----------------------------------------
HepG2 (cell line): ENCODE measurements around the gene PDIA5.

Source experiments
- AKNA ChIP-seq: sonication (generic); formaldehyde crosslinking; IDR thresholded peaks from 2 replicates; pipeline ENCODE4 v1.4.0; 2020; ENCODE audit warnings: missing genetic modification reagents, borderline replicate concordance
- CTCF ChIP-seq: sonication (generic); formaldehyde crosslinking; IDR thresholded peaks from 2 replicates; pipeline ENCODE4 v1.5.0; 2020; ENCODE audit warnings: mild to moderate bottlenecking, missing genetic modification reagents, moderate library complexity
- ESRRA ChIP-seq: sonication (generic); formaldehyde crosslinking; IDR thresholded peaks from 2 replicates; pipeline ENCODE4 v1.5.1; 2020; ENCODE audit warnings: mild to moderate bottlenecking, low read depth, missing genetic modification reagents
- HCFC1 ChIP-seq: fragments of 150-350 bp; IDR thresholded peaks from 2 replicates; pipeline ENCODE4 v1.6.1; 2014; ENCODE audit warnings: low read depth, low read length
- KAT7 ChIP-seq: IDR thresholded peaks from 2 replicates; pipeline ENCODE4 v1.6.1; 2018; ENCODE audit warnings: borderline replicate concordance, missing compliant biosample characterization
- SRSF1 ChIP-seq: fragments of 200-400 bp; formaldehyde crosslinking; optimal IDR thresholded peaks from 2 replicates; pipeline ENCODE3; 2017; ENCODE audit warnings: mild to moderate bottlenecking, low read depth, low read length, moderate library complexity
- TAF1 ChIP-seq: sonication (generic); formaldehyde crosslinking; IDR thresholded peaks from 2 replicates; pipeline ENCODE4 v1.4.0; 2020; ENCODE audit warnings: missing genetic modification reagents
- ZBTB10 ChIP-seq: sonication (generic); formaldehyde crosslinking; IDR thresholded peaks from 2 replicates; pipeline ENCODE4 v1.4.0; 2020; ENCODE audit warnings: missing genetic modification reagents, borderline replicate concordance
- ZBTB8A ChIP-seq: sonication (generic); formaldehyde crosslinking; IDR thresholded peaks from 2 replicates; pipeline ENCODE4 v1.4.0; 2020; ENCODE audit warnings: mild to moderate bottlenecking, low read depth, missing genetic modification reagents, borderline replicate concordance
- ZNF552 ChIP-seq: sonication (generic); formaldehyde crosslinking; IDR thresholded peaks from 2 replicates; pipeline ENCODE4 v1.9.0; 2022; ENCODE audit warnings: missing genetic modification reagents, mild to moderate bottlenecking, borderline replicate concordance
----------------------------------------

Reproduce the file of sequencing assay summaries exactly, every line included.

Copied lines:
HepG2 (cell line): ENCODE measurements around the gene PDIA5.

Source experiments
- AKNA ChIP-seq: sonication (generic); formaldehyde crosslinking; IDR thresholded peaks from 2 replicates; pipeline ENCODE4 v1.4.0; 2020; ENCODE audit warnings: missing genetic modification reagents, borderline replicate concordance
- CTCF ChIP-seq: sonication (generic); formaldehyde crosslinking; IDR thresholded peaks from 2 replicates; pipeline ENCODE4 v1.5.0; 2020; ENCODE audit warnings: mild to moderate bottlenecking, missing genetic modification reagents, moderate library complexity
- ESRRA ChIP-seq: sonication (generic); formaldehyde crosslinking; IDR thresholded peaks from 2 replicates; pipeline ENCODE4 v1.5.1; 2020; ENCODE audit warnings: mild to moderate bottlenecking, low read depth, missing genetic modification reagents
- HCFC1 ChIP-seq: fragments of 150-350 bp; IDR thresholded peaks from 2 replicates; pipeline ENCODE4 v1.6.1; 2014; ENCODE audit warnings: low read depth, low read length
- KAT7 ChIP-seq: IDR thresholded peaks from 2 replicates; pipeline ENCODE4 v1.6.1; 2018; ENCODE audit warnings: borderline replicate concordance, missing compliant biosample characterization
- SRSF1 ChIP-seq: fragments of 200-400 bp; formaldehyde crosslinking; optimal IDR thresholded peaks from 2 replicates; pipeline ENCODE3; 2017; ENCODE audit warnings: mild to moderate bottlenecking, low read depth, low read length, moderate library complexity
- TAF1 ChIP-seq: sonication (generic); formaldehyde crosslinking; IDR thresholded peaks from 2 replicates; pipeline ENCODE4 v1.4.0; 2020; ENCODE audit warnings: missing genetic modification reagents
- ZBTB10 ChIP-seq: sonication (generic); formaldehyde crosslinking; IDR thresholded peaks from 2 replicates; pipeline ENCODE4 v1.4.0; 2020; ENCODE audit warnings: missing genetic modification reagents, borderline replicate concordance
- ZBTB8A ChIP-seq: sonication (generic); formaldehyde crosslinking; IDR thresholded peaks from 2 replicates; pipeline ENCODE4 v1.4.0; 2020; ENCODE audit warnings: mild to moderate bottlenecking, low read depth, missing genetic modification reagents, borderline replicate concordance
- ZNF552 ChIP-seq: sonication (generic); formaldehyde crosslinking; IDR thresholded peaks from 2 replicates; pipeline ENCODE4 v1.9.0; 2022; ENCODE audit warnings: missing genetic modification reagents, mild to moderate bottlenecking, borderline replicate concordance